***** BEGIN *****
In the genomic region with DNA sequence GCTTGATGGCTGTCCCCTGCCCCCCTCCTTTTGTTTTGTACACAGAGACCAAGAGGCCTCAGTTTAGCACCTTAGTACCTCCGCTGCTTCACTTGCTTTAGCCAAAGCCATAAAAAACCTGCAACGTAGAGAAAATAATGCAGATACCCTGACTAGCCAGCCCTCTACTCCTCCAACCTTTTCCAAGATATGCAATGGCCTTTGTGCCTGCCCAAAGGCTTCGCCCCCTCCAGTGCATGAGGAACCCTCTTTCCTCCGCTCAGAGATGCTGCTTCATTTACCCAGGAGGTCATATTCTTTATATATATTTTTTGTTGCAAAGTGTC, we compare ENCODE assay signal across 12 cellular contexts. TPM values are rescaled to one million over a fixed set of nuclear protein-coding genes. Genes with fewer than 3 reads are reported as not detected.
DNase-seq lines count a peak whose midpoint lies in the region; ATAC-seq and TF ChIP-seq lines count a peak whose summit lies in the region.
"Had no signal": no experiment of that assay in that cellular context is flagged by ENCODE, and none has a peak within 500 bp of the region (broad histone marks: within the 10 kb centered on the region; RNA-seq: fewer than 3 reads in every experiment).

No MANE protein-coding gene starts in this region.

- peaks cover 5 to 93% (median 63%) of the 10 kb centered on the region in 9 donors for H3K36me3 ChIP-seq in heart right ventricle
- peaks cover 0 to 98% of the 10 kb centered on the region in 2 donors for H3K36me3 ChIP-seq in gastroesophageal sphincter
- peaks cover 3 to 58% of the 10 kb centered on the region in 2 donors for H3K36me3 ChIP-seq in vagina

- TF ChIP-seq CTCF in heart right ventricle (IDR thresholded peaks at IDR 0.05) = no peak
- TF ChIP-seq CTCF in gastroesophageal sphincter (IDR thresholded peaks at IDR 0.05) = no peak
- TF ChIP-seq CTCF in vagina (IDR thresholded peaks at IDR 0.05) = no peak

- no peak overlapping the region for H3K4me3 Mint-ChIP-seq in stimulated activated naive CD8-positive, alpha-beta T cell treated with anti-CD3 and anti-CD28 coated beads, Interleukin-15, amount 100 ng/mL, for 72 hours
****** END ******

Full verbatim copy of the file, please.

In the genomic region with DNA sequence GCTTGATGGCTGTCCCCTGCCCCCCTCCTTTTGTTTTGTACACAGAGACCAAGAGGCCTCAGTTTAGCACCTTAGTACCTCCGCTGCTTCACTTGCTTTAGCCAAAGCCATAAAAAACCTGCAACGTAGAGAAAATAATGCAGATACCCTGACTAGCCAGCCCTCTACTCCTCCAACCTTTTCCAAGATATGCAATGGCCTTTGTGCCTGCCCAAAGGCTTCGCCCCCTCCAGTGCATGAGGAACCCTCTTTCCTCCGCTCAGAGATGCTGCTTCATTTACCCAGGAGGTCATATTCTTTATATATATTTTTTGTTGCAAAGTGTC, we compare ENCODE assay signal across 12 cellular contexts. TPM values are rescaled to one million over a fixed set of nuclear protein-coding genes. Genes with fewer than 3 reads are reported as not detected.
DNase-seq lines count a peak whose midpoint lies in the region; ATAC-seq and TF ChIP-seq lines count a peak whose summit lies in the region.
"Had no signal": no experiment of that assay in that cellular context is flagged by ENCODE, and none has a peak within 500 bp of the region (broad histone marks: within the 10 kb centered on the region; RNA-seq: fewer than 3 reads in every experiment).

No MANE protein-coding gene starts in this region.

- peaks cover 5 to 93% (median 63%) of the 10 kb centered on the region in 9 donors for H3K36me3 ChIP-seq in heart right ventricle
- peaks cover 0 to 98% of the 10 kb centered on the region in 2 donors for H3K36me3 ChIP-seq in gastroesophageal sphincter
- peaks cover 3 to 58% of the 10 kb centered on the region in 2 donors for H3K36me3 ChIP-seq in vagina

- TF ChIP-seq CTCF in heart right ventricle (IDR thresholded peaks at IDR 0.05) = no peak
- TF ChIP-seq CTCF in gastroesophageal sphincter (IDR thresholded peaks at IDR 0.05) = no peak
- TF ChIP-seq CTCF in vagina (IDR thresholded peaks at IDR 0.05) = no peak

- no peak overlapping the region for H3K4me3 Mint-ChIP-seq in stimulated activated naive CD8-positive, alpha-beta T cell treated with anti-CD3 and anti-CD28 coated beads, Interleukin-15, amount 100 ng/mL, for 72 hours